interested in or care about, we have someone, perhaps a
whole academic department, sharing that interest. But, you must be proactive in finding your intellectual neighborhood
within this big city. You must knock on doors and make your interest and hopes known. People are eager to help
and we have services to support you, but you must have a
degree of personal agency to make the most out of Berkeley. Tied to this, with such a
cornucopia in front of you, my second piece of advice
is to make time to explore. There are incredible people to meet and resources for you to
take advantage of here and I hope you’ll use them
to expand your interest, to broaden your horizons, and grow your understanding of the world. Heed the words of Eleanor
Roosevelt who once said, “The purpose of life,
after all, is to live it, to taste it to the utmost, to reach out eagerly and without fear for newer and richer experience.” Berkeley is a place where
even if you know for sure that you wanna be a doctor, you can still take a place with
a former Secretary of Labor, or a Pulitzer prize-winning writer, or the world’s foremost
authority on earthquakes. You won’t truly be able
to uncover your full range of talents without exploration and you never know when
an activity you take up on a whim might change your life. Steve Jobs often told
the story of how he took simply to fulfill a course requirement and entered a class in calligraphy while he attended college in Oregon. He later said that it
was the most important learning experience of his
life, because it made him see the value of clarity, elegance,
and simplicity in design. That course in calligraphy
was foundational to what he accomplished
with his company, Apple. I might add, of course, that Berkeley graduate Steve Wozniak, who designed the first Apple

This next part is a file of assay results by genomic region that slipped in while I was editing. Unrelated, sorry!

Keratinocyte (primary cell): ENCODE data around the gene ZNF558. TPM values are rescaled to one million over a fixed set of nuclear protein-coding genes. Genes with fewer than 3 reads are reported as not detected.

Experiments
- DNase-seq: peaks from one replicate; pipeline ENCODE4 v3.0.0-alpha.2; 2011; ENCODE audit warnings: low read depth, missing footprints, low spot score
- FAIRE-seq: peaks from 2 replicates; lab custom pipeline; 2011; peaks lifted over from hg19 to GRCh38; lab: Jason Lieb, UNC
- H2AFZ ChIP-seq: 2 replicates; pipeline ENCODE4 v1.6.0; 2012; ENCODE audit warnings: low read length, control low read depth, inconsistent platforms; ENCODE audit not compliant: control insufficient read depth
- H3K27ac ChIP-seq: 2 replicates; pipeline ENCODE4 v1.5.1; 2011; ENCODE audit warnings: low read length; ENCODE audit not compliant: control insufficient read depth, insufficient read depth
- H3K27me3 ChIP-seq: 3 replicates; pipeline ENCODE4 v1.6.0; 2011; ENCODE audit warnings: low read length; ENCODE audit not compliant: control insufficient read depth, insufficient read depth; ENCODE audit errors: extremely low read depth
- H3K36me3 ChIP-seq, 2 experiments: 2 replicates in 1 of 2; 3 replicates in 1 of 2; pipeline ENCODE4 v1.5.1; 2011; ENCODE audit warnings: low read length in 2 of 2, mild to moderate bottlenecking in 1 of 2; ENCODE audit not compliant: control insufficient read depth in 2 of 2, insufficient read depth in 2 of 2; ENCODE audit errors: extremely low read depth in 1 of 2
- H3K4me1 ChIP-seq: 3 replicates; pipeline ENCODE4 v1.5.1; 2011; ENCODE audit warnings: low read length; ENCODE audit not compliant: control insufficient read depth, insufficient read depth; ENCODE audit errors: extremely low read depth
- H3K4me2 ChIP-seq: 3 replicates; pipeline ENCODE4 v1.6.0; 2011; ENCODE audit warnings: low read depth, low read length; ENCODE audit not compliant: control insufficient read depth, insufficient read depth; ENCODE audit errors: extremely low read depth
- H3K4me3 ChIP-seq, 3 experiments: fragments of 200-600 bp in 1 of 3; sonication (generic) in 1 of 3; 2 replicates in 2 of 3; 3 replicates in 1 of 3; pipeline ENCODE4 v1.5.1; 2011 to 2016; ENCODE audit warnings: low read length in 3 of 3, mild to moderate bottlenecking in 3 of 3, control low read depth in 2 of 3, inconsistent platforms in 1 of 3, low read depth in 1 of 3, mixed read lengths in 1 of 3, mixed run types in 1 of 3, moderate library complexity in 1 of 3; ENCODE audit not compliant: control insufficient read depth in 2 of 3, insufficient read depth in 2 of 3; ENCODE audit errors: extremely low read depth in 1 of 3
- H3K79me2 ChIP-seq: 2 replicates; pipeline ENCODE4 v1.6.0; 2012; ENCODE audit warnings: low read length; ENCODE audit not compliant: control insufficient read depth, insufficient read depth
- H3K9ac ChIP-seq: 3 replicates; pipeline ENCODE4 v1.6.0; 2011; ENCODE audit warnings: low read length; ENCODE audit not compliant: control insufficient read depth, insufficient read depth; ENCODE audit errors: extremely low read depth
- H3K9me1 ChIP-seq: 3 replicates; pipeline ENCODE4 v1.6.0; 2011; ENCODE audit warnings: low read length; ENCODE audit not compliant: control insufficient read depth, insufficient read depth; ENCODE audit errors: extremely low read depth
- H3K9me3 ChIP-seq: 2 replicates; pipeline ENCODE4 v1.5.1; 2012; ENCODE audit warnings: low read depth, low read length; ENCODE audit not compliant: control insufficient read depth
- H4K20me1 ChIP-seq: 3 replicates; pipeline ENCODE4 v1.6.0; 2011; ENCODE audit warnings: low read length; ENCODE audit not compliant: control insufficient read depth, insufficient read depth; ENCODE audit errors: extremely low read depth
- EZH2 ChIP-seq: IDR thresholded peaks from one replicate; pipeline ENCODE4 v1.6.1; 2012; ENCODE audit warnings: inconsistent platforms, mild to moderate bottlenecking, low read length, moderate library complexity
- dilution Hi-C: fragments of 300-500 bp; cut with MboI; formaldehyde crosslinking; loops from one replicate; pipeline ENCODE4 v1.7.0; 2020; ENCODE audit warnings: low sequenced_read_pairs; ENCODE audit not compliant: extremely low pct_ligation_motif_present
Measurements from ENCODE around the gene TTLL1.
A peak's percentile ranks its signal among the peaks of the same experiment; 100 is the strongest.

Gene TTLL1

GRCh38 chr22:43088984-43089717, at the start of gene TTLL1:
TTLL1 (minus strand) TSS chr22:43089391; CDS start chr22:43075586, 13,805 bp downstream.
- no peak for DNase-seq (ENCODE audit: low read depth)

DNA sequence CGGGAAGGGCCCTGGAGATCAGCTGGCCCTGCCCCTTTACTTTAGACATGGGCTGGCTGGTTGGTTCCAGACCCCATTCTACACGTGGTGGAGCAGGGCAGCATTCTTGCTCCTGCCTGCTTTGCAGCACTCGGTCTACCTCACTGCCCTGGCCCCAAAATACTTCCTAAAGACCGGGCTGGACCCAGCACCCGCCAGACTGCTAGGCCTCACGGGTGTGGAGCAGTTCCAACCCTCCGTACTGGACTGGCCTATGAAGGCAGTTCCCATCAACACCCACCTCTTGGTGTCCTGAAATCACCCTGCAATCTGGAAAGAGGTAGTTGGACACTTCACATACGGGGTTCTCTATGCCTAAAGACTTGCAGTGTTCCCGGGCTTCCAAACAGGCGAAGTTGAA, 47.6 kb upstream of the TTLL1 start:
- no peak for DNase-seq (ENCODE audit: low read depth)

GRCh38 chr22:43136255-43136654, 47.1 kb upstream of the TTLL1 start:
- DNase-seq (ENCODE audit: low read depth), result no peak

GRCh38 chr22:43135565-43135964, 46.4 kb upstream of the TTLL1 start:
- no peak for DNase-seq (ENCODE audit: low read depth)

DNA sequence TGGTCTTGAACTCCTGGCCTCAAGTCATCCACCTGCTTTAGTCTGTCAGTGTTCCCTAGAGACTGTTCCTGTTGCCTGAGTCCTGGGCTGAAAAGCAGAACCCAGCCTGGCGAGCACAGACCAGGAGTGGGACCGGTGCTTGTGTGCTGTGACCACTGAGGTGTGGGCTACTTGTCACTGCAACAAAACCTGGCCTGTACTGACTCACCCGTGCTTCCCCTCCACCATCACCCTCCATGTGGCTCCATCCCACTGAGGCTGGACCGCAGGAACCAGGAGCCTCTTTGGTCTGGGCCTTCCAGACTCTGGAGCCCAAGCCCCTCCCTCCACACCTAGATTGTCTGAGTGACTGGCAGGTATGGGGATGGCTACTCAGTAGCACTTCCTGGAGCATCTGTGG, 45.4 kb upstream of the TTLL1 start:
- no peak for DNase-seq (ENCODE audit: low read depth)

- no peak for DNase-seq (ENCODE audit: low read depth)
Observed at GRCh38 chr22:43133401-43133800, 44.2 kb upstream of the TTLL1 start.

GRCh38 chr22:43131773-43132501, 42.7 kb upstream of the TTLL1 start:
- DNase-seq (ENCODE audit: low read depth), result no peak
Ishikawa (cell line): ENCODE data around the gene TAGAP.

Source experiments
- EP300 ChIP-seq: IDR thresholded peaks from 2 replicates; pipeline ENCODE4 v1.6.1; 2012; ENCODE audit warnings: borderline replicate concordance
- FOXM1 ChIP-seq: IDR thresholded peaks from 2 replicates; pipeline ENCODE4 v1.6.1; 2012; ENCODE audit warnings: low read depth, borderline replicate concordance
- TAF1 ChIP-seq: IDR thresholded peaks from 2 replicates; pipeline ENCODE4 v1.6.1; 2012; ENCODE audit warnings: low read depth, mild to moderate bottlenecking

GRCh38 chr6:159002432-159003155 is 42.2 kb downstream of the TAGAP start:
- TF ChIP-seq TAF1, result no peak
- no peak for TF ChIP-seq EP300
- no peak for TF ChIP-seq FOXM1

computers alongside Jobs helped out more than a little bit. Beyond classes, you can
explore the richness of Berkeley in so many ways. By participating in
undergraduate research, joining one of the countries
top-ranked debate teams, becoming a member of the
largest student housing cooperative in the nation, founding a company at one
of our startup incubators, performing in one of our music
or theater or dance groups, and much more. Maybe your experience here will
take you far past the edges of our campus itself, to Greece
for a study abroad program, to Washington, DC for an
internship on Capitol Hill, maybe to Puerto Rico for a
service learning alternative spring break trip. Don’t miss the opportunity
for such powerful and eye-opening experiences. Outside of Berkeley’s academic
and co-curricular ecosystem, your thirst for discovery
should extend to the kinds of people you surround yourself,
engage, and interact with. For many of you, this place
will be the most diverse community you’ve ever experienced, and I mean diverse in
every sense of the word. The people you meet and the perspectives you’ll be exposed to will
stretch you intellectually, and at times emotionally. But I urge you to be
open, to listen actively, to allow the validity of
your beliefs to be tested and challenged while building
connections with people who are far removed
from those you know now. Allow yourself to be surprised
by discarding stereotypes, by developing your capacity for empathy, by learning to see with different eyes, and to put yourself in other’s shoes. This need is connected
to an issue that’s been in the news the last few years and that is our campus’
commitment to free speech. I’d like to close with a
few comments about that. Free speech, the
constitutionally protected right to believe what we wish and to
express ourselves as we wish, is fundamental, both to our democracy, and to our mission as
a learning institution. It has a special meaning at Berkeley, home of the Free Speech Movement, in which students of the